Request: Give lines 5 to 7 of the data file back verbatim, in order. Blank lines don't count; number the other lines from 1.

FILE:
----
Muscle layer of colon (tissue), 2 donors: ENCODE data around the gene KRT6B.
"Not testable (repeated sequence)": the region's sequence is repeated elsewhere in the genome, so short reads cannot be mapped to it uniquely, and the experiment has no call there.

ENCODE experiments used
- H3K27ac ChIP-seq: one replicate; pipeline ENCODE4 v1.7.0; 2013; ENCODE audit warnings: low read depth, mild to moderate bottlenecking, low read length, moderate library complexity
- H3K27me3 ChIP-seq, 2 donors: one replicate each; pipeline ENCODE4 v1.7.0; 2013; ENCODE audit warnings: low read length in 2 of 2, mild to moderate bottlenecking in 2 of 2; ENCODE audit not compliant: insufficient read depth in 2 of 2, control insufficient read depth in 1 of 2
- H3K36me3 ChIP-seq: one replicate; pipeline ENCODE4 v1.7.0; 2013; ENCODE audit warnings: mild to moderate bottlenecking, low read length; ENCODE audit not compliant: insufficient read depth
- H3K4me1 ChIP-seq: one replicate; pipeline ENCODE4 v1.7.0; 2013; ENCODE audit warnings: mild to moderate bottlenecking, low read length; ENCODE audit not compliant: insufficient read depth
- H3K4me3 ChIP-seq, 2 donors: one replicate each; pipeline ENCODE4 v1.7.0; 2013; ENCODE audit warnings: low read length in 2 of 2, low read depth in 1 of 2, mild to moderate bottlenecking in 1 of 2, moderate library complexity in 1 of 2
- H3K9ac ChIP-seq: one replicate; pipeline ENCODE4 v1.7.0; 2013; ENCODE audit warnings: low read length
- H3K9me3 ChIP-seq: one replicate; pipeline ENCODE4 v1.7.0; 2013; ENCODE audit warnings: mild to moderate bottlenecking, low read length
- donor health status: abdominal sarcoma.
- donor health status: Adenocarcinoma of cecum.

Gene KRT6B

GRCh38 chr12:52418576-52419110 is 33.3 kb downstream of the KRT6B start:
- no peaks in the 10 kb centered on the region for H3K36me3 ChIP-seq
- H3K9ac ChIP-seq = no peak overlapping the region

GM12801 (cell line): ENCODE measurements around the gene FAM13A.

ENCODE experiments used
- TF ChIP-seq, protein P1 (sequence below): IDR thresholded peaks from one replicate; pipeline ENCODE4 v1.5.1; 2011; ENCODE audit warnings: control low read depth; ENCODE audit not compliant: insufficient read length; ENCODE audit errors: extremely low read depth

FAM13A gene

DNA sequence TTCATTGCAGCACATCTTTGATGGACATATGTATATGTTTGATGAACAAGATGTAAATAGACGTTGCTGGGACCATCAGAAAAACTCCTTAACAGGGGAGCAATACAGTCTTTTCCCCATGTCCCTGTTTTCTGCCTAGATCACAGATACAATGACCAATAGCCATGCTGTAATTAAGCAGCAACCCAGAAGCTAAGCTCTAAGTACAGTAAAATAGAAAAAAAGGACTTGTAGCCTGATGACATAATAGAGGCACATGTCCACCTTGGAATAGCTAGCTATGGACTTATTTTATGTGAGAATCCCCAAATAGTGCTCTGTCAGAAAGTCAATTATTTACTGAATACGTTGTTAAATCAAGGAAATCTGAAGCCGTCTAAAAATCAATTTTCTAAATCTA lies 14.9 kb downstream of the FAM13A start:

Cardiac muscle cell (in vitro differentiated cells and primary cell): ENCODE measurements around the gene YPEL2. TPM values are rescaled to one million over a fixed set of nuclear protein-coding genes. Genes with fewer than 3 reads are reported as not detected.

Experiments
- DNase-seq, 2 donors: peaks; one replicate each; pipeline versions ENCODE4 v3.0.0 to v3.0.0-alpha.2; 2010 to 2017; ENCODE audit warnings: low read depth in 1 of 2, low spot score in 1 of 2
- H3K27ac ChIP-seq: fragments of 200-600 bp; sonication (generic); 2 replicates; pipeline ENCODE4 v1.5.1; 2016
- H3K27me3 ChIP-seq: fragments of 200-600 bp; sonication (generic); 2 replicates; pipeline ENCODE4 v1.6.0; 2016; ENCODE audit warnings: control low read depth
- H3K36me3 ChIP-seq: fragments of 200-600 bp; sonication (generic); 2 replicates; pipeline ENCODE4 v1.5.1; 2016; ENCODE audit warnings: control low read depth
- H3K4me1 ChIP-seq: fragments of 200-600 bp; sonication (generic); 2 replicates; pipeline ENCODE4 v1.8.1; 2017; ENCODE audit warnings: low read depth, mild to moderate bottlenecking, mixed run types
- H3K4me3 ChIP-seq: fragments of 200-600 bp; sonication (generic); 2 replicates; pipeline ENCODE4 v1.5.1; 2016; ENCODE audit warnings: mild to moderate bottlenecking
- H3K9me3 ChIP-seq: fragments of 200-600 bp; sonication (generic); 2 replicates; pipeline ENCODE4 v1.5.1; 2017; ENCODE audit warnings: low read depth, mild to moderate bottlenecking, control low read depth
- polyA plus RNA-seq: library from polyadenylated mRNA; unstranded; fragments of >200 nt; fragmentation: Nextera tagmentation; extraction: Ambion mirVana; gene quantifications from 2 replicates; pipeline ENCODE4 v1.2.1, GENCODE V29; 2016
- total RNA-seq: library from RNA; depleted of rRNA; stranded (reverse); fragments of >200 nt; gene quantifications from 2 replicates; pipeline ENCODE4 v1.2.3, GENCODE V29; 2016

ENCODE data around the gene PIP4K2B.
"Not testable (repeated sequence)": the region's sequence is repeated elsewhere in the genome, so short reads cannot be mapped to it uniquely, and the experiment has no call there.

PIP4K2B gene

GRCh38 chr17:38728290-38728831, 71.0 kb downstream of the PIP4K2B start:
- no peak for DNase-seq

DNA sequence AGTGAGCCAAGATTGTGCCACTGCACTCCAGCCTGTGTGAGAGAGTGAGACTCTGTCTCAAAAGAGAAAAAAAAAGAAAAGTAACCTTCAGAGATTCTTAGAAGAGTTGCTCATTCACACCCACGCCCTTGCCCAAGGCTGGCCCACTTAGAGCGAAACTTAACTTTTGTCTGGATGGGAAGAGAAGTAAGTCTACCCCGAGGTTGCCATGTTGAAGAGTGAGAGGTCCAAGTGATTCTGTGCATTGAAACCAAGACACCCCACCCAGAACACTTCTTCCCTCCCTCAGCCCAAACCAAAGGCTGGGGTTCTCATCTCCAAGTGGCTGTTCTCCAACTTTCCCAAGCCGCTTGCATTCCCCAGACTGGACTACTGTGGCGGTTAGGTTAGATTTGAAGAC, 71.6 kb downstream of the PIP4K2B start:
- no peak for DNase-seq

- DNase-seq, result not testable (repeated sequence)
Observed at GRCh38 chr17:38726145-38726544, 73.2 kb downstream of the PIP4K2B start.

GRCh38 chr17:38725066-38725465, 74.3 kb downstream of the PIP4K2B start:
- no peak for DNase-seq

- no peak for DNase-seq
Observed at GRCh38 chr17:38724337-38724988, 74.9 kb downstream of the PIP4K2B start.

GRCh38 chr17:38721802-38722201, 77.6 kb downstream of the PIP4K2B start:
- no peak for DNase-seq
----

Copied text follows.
- H3K27me3 ChIP-seq, 2 donors: one replicate each; pipeline ENCODE4 v1.7.0; 2013; ENCODE audit warnings: low read length in 2 of 2, mild to moderate bottlenecking in 2 of 2; ENCODE audit not compliant: insufficient read depth in 2 of 2, control insufficient read depth in 1 of 2
- H3K36me3 ChIP-seq: one replicate; pipeline ENCODE4 v1.7.0; 2013; ENCODE audit warnings: mild to moderate bottlenecking, low read length; ENCODE audit not compliant: insufficient read depth
- H3K4me1 ChIP-seq: one replicate; pipeline ENCODE4 v1.7.0; 2013; ENCODE audit warnings: mild to moderate bottlenecking, low read length; ENCODE audit not compliant: insufficient read depth